Driving rain and low cloud meant visibility was very poor, all the rain had made most of the paths, where there was one, disappear. Perhaps I could liken it to completing the Ythan challenge with a team of folk throwing buckets of water at you whilst blindfolded. In section I was all over the place, due to the conditions running trainers were a bit of a mistake because we were jumping over streams & bogs, but with Nick’s expert guidance we eventually got through it and I’, glad to say, in one piece. We were back on the road and only 4km to Torridon, my expectation here was a relatively flat section along the banks of the loch, perhaps that was just wishful thinking as we faced a couple of climbs which resembled Raxton :-( tired legs didn't really want to play, but we managed to jog along the side of the loch when we got there and certainly managed to run in to the finish.

What a day :-)

Beer, then back to the house where Penny had prepared a meal, the perfect end to the hardest day of my life!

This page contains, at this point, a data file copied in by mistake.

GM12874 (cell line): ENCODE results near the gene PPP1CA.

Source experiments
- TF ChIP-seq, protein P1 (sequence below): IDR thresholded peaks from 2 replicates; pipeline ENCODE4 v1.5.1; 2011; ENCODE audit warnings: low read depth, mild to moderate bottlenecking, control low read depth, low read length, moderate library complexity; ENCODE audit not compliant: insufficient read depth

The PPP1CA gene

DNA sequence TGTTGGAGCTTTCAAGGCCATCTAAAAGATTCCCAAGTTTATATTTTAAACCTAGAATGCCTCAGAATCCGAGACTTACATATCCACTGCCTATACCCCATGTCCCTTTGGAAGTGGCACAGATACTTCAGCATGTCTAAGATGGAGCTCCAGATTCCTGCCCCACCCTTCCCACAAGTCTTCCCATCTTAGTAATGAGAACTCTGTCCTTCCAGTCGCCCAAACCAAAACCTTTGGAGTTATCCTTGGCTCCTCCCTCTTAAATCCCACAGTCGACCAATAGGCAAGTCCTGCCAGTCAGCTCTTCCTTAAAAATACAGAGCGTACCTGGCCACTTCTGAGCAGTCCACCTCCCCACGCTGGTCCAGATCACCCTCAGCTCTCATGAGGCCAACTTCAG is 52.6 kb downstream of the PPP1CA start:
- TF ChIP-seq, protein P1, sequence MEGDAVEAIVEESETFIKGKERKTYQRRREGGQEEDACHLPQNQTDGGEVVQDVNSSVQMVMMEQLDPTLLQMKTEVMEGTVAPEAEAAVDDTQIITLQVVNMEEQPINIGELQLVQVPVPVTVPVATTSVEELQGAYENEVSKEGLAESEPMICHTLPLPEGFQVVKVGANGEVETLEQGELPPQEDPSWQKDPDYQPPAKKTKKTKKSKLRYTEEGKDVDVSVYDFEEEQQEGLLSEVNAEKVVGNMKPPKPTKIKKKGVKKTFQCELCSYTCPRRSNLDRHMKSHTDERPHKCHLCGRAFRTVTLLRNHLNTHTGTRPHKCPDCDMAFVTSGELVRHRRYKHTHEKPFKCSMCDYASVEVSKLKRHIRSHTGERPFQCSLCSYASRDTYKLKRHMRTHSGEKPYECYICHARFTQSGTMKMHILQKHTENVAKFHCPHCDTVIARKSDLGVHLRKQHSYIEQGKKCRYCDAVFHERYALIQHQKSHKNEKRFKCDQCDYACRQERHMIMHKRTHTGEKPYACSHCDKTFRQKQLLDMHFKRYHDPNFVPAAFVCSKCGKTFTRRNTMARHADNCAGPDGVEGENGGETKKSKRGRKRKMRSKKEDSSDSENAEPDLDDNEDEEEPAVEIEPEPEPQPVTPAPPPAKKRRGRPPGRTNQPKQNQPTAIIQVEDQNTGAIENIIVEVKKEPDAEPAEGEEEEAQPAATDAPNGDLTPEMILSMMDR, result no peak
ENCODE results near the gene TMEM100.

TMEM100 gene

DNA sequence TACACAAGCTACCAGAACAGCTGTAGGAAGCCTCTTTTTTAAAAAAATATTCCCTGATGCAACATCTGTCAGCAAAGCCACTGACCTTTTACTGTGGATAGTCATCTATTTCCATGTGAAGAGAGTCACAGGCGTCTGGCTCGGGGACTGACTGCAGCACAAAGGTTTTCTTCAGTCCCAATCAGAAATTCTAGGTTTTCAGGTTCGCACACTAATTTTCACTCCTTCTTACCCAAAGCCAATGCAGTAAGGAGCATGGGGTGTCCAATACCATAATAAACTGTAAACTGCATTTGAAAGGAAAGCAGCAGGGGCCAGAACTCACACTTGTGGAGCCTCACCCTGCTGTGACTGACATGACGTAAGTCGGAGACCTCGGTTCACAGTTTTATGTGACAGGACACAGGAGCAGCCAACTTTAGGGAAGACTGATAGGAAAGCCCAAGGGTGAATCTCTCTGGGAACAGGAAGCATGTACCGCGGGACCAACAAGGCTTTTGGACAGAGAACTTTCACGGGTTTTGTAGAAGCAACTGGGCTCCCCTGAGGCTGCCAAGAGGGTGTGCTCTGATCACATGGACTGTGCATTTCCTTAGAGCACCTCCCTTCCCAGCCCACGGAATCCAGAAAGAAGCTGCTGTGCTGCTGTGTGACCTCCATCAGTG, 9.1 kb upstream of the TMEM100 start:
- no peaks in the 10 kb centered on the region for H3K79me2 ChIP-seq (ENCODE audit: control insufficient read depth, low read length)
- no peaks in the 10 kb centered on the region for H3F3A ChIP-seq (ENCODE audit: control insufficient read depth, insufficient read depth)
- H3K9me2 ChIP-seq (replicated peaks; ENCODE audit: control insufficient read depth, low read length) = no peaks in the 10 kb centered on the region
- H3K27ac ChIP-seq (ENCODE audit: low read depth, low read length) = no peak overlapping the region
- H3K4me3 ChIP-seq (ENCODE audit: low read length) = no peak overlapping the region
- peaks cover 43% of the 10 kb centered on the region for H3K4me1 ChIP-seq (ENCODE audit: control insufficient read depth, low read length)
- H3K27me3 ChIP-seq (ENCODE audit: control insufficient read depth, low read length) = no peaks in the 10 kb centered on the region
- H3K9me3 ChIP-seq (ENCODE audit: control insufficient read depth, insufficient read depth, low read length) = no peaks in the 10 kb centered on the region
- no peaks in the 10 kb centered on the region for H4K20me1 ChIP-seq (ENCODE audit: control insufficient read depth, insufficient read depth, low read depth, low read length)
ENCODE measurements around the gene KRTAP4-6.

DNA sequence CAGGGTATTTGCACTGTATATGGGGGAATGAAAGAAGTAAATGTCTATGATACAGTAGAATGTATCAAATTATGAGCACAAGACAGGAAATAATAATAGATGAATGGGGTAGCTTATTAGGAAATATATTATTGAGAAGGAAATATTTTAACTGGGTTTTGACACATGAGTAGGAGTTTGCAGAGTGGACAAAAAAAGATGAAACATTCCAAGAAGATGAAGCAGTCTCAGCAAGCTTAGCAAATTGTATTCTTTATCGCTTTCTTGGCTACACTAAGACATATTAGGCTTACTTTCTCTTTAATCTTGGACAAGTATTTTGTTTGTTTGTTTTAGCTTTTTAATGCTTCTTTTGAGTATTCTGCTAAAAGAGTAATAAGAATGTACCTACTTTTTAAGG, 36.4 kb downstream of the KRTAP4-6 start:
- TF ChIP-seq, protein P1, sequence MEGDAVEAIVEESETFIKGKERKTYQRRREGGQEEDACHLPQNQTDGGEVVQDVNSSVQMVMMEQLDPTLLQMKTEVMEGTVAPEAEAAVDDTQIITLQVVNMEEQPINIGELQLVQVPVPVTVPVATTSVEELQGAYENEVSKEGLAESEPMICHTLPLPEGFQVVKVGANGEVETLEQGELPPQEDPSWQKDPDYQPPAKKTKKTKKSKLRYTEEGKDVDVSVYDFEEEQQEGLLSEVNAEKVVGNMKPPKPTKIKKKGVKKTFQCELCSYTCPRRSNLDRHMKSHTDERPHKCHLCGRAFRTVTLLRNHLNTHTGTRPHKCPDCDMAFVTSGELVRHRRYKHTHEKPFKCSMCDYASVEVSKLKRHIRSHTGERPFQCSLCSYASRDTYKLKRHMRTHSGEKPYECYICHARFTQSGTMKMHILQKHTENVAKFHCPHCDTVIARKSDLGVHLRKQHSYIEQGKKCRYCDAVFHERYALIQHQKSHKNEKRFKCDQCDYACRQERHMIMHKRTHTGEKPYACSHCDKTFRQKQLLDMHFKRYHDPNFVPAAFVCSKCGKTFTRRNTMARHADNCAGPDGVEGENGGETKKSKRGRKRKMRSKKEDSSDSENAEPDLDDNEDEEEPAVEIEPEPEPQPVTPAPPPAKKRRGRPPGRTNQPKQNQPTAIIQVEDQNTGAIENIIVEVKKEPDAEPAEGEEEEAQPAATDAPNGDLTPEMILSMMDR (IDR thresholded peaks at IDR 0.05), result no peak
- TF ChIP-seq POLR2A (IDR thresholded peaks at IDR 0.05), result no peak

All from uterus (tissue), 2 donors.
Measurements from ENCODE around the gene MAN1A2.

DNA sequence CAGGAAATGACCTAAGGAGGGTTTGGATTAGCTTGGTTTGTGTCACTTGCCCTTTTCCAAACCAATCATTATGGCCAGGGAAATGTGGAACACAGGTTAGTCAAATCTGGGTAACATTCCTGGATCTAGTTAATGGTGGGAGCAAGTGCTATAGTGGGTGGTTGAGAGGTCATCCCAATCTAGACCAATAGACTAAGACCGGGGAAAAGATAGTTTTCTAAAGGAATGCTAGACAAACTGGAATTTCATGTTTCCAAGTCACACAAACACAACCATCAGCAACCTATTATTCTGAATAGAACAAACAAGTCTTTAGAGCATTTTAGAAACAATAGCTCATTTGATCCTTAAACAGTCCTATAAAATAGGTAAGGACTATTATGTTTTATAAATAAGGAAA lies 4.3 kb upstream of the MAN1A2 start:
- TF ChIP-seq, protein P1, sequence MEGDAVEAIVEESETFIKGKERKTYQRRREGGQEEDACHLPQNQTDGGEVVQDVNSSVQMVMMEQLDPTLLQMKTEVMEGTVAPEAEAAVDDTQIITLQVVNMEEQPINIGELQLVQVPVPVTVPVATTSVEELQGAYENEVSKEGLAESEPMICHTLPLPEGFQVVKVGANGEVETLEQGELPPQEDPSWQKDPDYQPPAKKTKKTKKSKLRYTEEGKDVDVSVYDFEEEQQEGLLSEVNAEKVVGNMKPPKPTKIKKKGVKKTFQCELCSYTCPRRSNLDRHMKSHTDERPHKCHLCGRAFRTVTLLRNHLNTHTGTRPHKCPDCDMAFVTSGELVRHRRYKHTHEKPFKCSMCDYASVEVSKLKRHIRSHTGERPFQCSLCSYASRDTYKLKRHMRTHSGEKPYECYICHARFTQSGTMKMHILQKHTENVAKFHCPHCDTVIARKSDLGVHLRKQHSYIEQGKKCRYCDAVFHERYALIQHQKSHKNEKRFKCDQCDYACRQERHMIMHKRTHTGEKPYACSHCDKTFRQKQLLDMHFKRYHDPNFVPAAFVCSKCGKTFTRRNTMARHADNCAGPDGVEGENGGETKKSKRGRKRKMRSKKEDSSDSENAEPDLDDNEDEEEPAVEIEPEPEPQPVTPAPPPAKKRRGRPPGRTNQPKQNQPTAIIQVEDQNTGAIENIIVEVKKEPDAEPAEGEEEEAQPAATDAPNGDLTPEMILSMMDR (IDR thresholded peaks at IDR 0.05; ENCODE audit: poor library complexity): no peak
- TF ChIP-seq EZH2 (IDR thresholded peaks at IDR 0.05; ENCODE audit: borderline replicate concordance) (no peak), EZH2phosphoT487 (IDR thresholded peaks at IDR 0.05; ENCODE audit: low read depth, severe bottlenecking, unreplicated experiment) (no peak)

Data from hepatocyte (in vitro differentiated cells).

The results and presentation were arranged for the following day at Torridon Hall. As you can imagine there was again a real buzz about the place, they certainly created a tremendous atmosphere. Think it's fair to say there were mixed feelings in the camp, all very positive and upbeat but a little disappointed that the mountain for all but the first 11 didn't happen, perhaps there will be a few of the 2013 entrants signing up again in 2014.

For me, this certainly was a challenge on many different levels, from the hours spent training just to get to the start line, running in the snow, turbo training for hours on end and of course the pain that is length swimming! That in its self took a lot of determination, however, it takes the support of friends and family to get through and the sacrifices weren’t just mine. Brenda had to live this with me for the months of training, supporting me every step of the way. My youngest daughter Ashley had suffered in the cold and rain when we drove to the Alps and had a go at the Alp d’Huez Tri. The promise of sun disappeared, as again it ended up freezing and hosing it down, perhaps it was only fair that Emma experienced the same conditions :-) Mind you, I don't think either Brenda or Emma would have had much time to enjoy the day if it had been perfect conditions, they were kept very busy from start to finish.